philosopher; but instead, being a philosopher requires having the courage and authenticity to ask critical questions – even when those questions cause us to be uneasy with our own established assumptions. So I chose to employ the technique of indirect communication to show you a speciﬁc and direct, sometimes even exaggerated view point that often gets overlooked. It is my belief that all view points, even ones that appear to be narrow minded and extravagant offer a unique perspective that must at least be considered if we are truly to be critical thinkers. Those of you that understood this took the time to reach out to me and get clariﬁcation and for this I am truly grateful. Those of you that read the articles, knew it was me and conveniently ignored it, I pray that whenever you seek to retreat to your own unquestioned suppositions, the words of the PHIlosopher KingZ eminently haunt your thoughts like the looming threat of a thief in the night. For this issue that I plan to address, I will use no pennames, I will not remain symbolically silent, and I will give my honest feedback on the issue. And you guessed it; the issue that I will be addressing in my ﬁnal edition is the racial tensions on our beloved campus. In order to do this, I ﬁnd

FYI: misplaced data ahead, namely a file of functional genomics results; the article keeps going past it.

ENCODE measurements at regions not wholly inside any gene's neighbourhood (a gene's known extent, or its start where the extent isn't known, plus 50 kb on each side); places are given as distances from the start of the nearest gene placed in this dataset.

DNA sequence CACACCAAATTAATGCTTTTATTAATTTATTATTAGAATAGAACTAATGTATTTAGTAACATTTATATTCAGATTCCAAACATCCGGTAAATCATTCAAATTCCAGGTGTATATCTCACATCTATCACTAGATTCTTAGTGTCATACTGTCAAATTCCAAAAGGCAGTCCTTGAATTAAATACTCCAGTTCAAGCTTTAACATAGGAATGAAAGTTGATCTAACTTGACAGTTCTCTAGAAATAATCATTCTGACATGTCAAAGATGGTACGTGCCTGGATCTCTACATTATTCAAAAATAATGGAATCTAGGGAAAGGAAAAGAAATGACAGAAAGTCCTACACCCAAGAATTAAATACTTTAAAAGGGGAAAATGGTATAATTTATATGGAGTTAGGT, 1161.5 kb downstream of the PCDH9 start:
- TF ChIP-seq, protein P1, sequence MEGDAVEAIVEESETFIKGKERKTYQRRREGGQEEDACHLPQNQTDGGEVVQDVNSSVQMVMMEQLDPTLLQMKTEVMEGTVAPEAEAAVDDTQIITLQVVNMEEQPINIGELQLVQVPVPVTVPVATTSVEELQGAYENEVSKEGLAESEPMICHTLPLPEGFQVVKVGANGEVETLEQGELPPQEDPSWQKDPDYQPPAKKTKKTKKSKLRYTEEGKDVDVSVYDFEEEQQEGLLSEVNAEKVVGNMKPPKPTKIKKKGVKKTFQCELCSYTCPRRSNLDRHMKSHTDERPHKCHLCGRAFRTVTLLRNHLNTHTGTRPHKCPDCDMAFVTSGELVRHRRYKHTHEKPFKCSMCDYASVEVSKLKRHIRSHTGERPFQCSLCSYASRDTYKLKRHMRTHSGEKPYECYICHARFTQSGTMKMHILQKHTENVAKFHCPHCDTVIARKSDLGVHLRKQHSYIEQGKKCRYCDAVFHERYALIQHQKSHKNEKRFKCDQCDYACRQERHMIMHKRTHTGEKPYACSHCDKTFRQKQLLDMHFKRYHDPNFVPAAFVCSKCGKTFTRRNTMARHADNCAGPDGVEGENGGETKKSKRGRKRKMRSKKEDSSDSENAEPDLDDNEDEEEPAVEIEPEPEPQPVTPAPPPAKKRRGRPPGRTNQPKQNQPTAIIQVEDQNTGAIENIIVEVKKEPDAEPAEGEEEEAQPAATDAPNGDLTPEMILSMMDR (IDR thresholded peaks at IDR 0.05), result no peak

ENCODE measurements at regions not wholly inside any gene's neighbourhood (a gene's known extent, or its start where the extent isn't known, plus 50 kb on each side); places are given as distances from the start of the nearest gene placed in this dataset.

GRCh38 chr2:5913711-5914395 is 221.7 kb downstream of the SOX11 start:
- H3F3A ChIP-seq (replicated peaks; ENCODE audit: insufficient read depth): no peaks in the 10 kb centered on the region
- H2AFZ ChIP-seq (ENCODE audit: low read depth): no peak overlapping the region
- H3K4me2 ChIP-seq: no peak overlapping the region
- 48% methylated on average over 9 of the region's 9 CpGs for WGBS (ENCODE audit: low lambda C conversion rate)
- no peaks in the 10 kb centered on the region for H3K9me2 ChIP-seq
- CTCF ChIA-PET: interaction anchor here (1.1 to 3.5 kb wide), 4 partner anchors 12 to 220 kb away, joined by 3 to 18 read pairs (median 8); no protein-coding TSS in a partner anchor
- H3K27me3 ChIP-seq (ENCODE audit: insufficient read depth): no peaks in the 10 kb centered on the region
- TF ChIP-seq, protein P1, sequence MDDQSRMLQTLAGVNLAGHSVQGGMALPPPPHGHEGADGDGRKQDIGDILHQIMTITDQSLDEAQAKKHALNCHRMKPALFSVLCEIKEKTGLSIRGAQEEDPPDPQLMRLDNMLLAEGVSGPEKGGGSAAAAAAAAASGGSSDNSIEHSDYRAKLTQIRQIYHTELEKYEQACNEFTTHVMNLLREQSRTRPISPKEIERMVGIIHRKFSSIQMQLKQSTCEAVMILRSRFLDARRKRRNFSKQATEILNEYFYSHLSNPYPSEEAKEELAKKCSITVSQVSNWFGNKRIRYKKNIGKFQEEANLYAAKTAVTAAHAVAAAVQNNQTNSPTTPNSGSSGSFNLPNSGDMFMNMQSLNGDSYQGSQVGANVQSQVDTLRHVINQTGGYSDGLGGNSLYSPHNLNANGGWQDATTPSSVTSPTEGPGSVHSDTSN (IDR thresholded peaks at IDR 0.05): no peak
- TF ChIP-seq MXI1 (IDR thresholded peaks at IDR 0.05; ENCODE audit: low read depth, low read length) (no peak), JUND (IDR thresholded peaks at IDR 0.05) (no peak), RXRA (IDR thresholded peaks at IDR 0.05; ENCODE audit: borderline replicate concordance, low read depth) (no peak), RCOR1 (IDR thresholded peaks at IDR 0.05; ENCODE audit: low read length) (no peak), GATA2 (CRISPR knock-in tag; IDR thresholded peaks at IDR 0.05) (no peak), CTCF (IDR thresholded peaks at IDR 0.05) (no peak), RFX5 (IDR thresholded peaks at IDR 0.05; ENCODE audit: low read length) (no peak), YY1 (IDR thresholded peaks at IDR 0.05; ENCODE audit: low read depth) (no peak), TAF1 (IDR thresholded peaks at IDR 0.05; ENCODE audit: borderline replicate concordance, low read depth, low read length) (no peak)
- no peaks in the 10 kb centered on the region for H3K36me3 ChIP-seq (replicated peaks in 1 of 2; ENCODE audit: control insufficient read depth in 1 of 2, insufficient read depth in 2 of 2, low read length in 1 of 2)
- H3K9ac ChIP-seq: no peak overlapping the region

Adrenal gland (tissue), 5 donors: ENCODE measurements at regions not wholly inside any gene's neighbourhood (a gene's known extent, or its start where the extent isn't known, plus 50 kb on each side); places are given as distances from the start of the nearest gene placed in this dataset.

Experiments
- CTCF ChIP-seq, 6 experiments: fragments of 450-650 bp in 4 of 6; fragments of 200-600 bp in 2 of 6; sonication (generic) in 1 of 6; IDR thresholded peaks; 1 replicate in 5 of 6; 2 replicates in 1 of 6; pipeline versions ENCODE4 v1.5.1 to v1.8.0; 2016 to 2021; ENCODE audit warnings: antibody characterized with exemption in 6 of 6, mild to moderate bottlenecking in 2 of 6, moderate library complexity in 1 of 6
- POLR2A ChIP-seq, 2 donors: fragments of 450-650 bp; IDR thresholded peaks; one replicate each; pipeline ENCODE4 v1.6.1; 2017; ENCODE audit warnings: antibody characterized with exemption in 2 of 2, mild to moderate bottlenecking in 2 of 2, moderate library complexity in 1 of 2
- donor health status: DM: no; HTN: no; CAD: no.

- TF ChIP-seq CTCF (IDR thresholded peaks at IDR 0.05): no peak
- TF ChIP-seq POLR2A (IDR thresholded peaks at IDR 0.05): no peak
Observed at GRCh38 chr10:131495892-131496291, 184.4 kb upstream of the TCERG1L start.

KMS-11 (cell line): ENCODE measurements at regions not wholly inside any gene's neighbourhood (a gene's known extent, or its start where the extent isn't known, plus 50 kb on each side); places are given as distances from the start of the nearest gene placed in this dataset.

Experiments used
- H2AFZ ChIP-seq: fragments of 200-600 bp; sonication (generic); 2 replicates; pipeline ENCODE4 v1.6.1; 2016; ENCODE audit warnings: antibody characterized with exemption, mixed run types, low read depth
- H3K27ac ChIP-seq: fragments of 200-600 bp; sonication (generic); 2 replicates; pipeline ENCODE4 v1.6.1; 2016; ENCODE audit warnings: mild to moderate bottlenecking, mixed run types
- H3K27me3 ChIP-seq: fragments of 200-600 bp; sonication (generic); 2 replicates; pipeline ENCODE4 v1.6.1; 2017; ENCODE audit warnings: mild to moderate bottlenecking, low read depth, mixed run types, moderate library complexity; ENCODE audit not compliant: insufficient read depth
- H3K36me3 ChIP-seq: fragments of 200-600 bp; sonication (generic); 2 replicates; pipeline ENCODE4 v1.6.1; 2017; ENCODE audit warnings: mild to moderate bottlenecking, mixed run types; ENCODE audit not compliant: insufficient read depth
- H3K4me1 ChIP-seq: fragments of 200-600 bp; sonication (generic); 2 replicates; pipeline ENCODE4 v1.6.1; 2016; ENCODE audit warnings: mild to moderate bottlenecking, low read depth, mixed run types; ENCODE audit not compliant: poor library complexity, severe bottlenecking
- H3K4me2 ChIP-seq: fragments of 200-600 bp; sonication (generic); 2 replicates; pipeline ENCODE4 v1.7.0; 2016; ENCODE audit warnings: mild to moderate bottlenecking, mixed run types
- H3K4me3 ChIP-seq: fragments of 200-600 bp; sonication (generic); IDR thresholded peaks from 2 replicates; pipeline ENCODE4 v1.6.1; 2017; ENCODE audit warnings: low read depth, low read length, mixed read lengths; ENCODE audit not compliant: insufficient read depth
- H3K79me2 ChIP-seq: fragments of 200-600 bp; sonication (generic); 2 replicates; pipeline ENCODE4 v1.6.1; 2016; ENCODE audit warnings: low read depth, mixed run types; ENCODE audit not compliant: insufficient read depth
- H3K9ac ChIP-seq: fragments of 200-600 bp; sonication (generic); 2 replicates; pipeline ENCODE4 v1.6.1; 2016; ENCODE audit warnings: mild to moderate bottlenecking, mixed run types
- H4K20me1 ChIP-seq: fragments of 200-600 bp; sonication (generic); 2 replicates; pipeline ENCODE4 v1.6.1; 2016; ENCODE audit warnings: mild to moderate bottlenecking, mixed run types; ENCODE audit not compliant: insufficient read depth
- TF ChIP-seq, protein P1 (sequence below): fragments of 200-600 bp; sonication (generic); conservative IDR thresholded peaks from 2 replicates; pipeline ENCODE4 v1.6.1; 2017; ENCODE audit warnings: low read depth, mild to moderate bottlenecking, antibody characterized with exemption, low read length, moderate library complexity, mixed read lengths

no need to provide hypothetical or even speciﬁc examples of how racial tensions manifest itself at Pace University. I will cite general examples that in my opinion are self-evident and imbedded deep within the Pace Culture. One of the greatest examples of the racial divide occurs within Greek Life, with the so-called rift between “Cultural” and “Social” organizations. For the Greeks if you think I am lying, ask yourself honestly whose programs do you, your chapter, and your council consistently support? Another example is in the social setting at Pace; which has the potential of being one of the most unifying elements of the school, in reality has served as one of the greatest deterrents of uniﬁcation. For those of us that are frequent attendees at social gatherings, ask yourselves – how drastically different the crowds look at an average night at Paulie’s in comparison to a Wilcox or Victor’s Party? I can go on and on and the results will still be the same. It becomes clear that there is a distinctive and well established racial divide at the core of this university’s culture. As VP of Unity & Social Justice I attempted to address this issue as best as I could and I was often meant with interruptions by various members in the staff and faculty. I do not hold